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Angelo Tropeano, Domenico Corica, Alessandra Li Pomi, Giorgia Pepe, Letteria Anna Morabito, Selenia Lorenza Curatola, Celeste Casto, Tommaso Aversa, and Malgorzata Wasniewska

Objective: Metabolic syndrome is a cluster of cardio-metabolic risk factors associated with an increased risk of cardiovascular disease and type 2 diabetes. In the last two decades, several definitions of metabolic syndrome have been proposed for the pediatric population; all of them agree on the defining components but differ in the suggested criteria for diagnosis. This review aims to analyze the current diagnostic criteria of metabolic syndrome in pediatrics with a reference to their feasibility and reliability in clinical practice.

Methods: The systemic research was conducted from January 2003 to June 2020 through MEDLINE via PubMed, Cochrane Library and EMBASE databases.

Results: After the selection phase, a total of 15 studies (182 screened) met the inclusion and exclusion criteria and hence they were reported in the present review. Twelve studies were cross-sectional, 2 were longitudinal and 1 was a consensus report. The sample population consisted of multiethnic group or single ethnic group including Turkish, European, Asian and Hispanic subjects.

Conclusions: To date, there is not a univocal, internationally accepted pediatric definition of metabolic syndrome, which guarantees a high sensitivity and stability of the diagnosis. The definition proposed by IDF results the most straightforward and easy to use in clinical practice, having the unquestionable advantage of requiring measurements quickly accessible in clinical practice, without the adoption of multiple reference tables. Further research is needed to validate a new version of such definition which includes the diagnostic cut-off points recently suggested by published guidelines.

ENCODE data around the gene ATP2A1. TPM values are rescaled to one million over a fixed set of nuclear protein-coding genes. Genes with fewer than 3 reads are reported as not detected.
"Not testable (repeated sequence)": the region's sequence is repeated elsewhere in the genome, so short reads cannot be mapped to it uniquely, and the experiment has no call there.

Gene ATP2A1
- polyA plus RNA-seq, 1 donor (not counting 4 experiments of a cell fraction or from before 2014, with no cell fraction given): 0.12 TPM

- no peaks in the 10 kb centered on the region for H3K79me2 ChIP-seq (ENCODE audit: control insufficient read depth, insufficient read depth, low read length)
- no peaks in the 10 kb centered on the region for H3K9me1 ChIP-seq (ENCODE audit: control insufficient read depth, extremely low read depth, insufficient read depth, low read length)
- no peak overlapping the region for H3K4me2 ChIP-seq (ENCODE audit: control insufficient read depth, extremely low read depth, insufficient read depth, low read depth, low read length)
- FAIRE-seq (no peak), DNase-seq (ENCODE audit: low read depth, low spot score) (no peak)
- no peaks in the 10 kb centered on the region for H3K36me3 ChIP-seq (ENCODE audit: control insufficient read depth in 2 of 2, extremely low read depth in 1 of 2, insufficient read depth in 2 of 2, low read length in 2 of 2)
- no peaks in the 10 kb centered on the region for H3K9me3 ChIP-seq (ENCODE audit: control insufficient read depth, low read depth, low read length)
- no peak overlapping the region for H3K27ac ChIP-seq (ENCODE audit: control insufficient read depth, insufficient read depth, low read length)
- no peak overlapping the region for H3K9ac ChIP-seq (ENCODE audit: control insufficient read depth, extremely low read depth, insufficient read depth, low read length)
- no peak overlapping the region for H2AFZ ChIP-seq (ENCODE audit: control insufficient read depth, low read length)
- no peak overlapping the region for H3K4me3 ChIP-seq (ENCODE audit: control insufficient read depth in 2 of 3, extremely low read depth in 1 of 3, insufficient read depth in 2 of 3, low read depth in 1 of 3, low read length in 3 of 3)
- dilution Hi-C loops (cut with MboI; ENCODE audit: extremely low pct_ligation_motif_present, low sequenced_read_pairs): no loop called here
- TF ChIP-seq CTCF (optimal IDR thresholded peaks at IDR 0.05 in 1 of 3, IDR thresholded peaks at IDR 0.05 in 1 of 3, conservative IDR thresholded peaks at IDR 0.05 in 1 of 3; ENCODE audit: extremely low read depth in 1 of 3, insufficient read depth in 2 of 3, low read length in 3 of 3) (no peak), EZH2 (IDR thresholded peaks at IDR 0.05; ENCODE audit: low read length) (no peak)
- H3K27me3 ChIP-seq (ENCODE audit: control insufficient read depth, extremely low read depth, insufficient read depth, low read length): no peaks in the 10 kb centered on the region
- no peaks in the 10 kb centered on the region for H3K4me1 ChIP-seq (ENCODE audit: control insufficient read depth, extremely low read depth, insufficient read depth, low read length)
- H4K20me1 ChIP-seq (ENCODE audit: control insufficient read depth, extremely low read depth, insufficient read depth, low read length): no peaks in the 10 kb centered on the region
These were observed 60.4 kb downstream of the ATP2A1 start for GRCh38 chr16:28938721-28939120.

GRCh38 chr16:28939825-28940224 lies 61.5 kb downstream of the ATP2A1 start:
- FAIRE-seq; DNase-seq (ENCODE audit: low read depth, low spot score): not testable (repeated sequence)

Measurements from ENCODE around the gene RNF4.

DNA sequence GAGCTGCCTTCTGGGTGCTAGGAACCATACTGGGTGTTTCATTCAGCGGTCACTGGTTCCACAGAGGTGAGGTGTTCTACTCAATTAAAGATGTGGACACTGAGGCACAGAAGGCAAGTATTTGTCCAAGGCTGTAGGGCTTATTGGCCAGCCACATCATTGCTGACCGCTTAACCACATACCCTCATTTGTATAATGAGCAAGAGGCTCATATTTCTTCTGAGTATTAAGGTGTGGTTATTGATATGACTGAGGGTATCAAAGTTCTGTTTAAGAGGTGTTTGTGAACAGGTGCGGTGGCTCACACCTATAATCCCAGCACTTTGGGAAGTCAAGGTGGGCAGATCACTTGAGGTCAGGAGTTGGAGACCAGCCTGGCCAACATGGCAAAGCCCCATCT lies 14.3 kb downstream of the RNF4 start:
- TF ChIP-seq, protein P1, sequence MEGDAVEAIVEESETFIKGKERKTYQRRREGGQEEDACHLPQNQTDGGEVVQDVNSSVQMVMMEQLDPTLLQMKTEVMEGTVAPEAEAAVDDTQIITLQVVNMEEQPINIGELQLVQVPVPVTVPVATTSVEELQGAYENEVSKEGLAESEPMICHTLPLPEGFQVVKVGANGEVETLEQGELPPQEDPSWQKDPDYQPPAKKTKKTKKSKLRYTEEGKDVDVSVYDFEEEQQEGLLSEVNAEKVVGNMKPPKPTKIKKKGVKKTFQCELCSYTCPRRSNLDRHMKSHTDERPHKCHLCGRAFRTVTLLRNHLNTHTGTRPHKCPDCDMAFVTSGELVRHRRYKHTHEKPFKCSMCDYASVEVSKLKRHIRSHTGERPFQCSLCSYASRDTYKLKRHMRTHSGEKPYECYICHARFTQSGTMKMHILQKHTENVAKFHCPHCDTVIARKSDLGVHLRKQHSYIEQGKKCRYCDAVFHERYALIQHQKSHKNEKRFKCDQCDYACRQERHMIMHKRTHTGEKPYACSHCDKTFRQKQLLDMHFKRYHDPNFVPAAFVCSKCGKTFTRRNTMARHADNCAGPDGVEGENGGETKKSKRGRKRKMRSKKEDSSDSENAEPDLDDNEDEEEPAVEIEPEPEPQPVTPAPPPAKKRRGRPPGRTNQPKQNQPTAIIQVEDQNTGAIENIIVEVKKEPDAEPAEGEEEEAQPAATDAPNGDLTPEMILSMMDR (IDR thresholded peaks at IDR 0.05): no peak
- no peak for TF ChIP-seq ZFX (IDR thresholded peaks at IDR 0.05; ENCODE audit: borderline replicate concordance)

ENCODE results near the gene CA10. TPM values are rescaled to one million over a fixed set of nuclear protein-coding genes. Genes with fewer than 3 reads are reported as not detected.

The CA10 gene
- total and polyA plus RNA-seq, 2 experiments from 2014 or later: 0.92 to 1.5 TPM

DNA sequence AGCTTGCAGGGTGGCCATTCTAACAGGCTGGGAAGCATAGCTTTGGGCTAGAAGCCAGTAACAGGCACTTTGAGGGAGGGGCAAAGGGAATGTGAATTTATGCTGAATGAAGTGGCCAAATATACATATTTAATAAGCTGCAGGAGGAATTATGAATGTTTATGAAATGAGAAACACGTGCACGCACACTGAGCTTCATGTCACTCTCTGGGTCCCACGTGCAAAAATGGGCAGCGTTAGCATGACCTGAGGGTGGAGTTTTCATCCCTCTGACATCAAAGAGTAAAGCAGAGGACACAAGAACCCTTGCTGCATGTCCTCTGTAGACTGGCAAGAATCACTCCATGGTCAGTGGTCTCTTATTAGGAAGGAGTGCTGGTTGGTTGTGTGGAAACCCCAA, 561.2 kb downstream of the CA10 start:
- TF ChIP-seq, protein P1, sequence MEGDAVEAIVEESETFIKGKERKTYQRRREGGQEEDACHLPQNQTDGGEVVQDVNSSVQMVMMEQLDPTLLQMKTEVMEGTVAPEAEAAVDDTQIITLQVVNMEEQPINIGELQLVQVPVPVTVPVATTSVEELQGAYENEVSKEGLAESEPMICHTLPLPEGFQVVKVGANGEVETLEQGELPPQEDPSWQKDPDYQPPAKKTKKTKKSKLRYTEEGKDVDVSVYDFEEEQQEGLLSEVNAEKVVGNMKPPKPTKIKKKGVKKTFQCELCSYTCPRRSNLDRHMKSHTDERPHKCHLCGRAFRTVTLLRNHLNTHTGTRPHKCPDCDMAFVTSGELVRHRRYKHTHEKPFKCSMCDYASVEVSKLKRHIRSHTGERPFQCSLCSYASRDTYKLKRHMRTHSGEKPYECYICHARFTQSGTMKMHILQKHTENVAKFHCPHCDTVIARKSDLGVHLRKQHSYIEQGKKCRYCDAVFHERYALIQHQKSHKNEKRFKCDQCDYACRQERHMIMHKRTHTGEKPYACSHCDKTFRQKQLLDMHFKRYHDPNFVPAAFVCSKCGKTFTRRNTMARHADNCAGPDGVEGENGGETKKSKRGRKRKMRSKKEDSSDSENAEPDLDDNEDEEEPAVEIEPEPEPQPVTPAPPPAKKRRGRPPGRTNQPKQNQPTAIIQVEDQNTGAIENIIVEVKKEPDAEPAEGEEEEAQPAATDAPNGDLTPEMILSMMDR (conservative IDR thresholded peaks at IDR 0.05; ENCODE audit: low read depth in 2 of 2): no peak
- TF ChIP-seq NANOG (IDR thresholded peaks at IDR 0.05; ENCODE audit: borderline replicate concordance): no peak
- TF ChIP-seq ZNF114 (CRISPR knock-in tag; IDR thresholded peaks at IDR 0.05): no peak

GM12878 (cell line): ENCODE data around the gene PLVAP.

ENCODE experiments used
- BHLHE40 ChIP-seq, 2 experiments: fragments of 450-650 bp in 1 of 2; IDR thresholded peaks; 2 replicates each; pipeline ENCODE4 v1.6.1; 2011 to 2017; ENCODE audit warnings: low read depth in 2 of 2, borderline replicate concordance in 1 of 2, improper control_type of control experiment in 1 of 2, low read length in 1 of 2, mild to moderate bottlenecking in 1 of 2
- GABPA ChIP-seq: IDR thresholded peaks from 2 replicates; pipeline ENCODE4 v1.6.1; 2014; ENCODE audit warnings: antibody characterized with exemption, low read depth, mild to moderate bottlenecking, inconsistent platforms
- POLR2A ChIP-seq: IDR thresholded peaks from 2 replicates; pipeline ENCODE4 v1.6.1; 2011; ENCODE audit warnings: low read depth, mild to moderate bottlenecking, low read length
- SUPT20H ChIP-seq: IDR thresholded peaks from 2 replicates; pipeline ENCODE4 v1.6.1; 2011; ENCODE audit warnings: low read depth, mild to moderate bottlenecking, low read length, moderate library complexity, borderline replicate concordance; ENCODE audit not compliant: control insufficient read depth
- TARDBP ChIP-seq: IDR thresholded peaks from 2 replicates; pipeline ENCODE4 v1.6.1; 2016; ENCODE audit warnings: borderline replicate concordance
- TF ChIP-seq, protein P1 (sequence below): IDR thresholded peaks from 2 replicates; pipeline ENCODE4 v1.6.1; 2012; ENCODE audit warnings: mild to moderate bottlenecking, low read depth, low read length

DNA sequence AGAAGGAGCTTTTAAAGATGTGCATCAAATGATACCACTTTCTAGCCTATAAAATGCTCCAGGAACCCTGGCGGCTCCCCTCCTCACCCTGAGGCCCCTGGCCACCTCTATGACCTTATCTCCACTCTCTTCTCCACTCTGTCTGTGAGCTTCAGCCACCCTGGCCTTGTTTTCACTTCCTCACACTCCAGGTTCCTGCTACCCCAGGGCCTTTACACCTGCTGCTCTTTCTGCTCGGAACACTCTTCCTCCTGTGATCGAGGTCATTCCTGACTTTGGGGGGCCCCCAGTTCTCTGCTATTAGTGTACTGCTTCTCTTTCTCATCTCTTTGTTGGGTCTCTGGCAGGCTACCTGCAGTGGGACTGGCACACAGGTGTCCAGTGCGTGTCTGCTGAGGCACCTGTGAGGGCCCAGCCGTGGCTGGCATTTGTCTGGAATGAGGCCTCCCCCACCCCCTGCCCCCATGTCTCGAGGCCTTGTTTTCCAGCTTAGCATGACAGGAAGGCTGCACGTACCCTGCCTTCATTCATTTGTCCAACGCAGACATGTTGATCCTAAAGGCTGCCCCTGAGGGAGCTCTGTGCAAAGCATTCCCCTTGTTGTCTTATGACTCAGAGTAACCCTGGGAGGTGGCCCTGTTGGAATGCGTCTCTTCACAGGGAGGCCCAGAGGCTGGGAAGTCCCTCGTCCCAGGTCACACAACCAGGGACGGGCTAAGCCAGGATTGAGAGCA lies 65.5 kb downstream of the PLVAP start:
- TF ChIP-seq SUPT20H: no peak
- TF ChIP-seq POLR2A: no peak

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Giorgia Pepe, Domenico Corica, Luisa De Sanctis, Mariacarolina Salerno, Maria Felicia Faienza, Daniele Tessaris, Gerdi Tuli, Iris Scala, Laura Penta, Angela Alibrandi, Giovanni Battista Pajno, Tommaso Aversa, Malgorzata Wasniewska, and the Thyroid Study Group of the Italian Society of Pediatric Endocrinology and Diabetology (ISPED)

Objective

To evaluate the prevalence and natural course of autoimmune and non-autoimmune subclinical hypothyroidism (SH) in Down syndrome (DS) children and adolescents.

Design

Prospective multicenter study.

Methods

For the study, 101 DS patients with SH (TSH 5–10 mIU/L; FT4 12–22 pmol/L), aged 2–17 years at SH diagnosis were enrolled. Annual monitoring of TSH, FT4, BMI, height, and L-thyroxine dose was recorded for 5 years. Thyroid autoimmunity was tested at diagnosis and at the end of follow-up.

Results